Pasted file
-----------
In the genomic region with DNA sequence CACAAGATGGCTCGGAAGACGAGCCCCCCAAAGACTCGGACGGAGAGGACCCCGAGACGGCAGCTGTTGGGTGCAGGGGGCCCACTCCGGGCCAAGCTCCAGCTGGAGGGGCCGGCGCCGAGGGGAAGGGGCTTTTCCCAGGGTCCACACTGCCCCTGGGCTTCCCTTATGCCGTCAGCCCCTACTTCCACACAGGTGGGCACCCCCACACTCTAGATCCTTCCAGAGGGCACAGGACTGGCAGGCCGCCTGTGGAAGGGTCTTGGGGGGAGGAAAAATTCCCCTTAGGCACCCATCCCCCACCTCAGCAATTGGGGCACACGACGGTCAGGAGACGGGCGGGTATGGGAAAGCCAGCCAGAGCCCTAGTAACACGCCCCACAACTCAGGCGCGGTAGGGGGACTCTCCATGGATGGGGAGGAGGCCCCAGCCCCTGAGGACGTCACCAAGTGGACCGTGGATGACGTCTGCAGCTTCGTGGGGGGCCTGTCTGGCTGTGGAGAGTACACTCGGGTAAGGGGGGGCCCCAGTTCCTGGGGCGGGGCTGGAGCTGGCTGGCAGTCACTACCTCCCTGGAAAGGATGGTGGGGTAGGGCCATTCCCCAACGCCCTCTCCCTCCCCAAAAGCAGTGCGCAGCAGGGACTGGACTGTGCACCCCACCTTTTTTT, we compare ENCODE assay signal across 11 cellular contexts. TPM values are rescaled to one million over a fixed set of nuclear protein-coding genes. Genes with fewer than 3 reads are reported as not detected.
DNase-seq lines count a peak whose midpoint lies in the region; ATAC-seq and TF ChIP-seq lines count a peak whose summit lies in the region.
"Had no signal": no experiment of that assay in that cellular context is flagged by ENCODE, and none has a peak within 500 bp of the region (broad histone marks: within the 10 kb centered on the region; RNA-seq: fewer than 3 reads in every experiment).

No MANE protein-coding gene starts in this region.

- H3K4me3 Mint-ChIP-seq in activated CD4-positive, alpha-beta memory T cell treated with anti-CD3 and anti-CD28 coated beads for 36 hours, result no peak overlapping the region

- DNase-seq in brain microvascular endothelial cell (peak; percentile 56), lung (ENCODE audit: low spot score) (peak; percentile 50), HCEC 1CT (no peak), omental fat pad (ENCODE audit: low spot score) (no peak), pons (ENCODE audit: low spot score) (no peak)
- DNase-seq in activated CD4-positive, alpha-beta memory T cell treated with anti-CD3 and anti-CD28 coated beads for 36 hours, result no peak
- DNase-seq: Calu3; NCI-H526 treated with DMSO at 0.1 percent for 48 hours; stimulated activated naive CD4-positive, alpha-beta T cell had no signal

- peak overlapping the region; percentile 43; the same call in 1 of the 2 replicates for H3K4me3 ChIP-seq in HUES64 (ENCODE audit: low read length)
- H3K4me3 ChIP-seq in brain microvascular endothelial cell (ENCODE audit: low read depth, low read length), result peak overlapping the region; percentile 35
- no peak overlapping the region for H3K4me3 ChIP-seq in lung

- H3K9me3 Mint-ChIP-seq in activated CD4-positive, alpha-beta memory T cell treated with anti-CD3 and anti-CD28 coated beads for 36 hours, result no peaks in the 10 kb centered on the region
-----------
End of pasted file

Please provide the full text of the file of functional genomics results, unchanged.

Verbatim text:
In the genomic region with DNA sequence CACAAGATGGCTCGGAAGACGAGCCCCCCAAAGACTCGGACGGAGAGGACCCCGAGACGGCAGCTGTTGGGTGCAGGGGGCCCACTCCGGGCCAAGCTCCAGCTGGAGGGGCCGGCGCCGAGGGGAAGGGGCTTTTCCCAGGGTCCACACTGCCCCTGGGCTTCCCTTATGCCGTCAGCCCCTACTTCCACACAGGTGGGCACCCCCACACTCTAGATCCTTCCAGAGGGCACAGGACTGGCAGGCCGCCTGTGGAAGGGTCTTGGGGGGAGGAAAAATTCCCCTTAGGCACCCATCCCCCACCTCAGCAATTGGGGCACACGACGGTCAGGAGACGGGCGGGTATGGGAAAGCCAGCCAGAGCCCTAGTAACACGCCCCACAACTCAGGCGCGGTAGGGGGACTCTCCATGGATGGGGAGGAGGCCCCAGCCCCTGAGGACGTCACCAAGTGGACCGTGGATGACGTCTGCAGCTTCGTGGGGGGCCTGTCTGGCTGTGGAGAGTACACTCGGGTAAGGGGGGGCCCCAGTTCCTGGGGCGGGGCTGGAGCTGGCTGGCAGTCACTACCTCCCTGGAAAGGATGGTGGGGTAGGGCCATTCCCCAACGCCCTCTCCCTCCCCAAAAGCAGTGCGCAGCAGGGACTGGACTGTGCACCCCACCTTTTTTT, we compare ENCODE assay signal across 11 cellular contexts. TPM values are rescaled to one million over a fixed set of nuclear protein-coding genes. Genes with fewer than 3 reads are reported as not detected.
DNase-seq lines count a peak whose midpoint lies in the region; ATAC-seq and TF ChIP-seq lines count a peak whose summit lies in the region.
"Had no signal": no experiment of that assay in that cellular context is flagged by ENCODE, and none has a peak within 500 bp of the region (broad histone marks: within the 10 kb centered on the region; RNA-seq: fewer than 3 reads in every experiment).

No MANE protein-coding gene starts in this region.

- H3K4me3 Mint-ChIP-seq in activated CD4-positive, alpha-beta memory T cell treated with anti-CD3 and anti-CD28 coated beads for 36 hours, result no peak overlapping the region

- DNase-seq in brain microvascular endothelial cell (peak; percentile 56), lung (ENCODE audit: low spot score) (peak; percentile 50), HCEC 1CT (no peak), omental fat pad (ENCODE audit: low spot score) (no peak), pons (ENCODE audit: low spot score) (no peak)
- DNase-seq in activated CD4-positive, alpha-beta memory T cell treated with anti-CD3 and anti-CD28 coated beads for 36 hours, result no peak
- DNase-seq: Calu3; NCI-H526 treated with DMSO at 0.1 percent for 48 hours; stimulated activated naive CD4-positive, alpha-beta T cell had no signal

- peak overlapping the region; percentile 43; the same call in 1 of the 2 replicates for H3K4me3 ChIP-seq in HUES64 (ENCODE audit: low read length)
- H3K4me3 ChIP-seq in brain microvascular endothelial cell (ENCODE audit: low read depth, low read length), result peak overlapping the region; percentile 35
- no peak overlapping the region for H3K4me3 ChIP-seq in lung

- H3K9me3 Mint-ChIP-seq in activated CD4-positive, alpha-beta memory T cell treated with anti-CD3 and anti-CD28 coated beads for 36 hours, result no peaks in the 10 kb centered on the region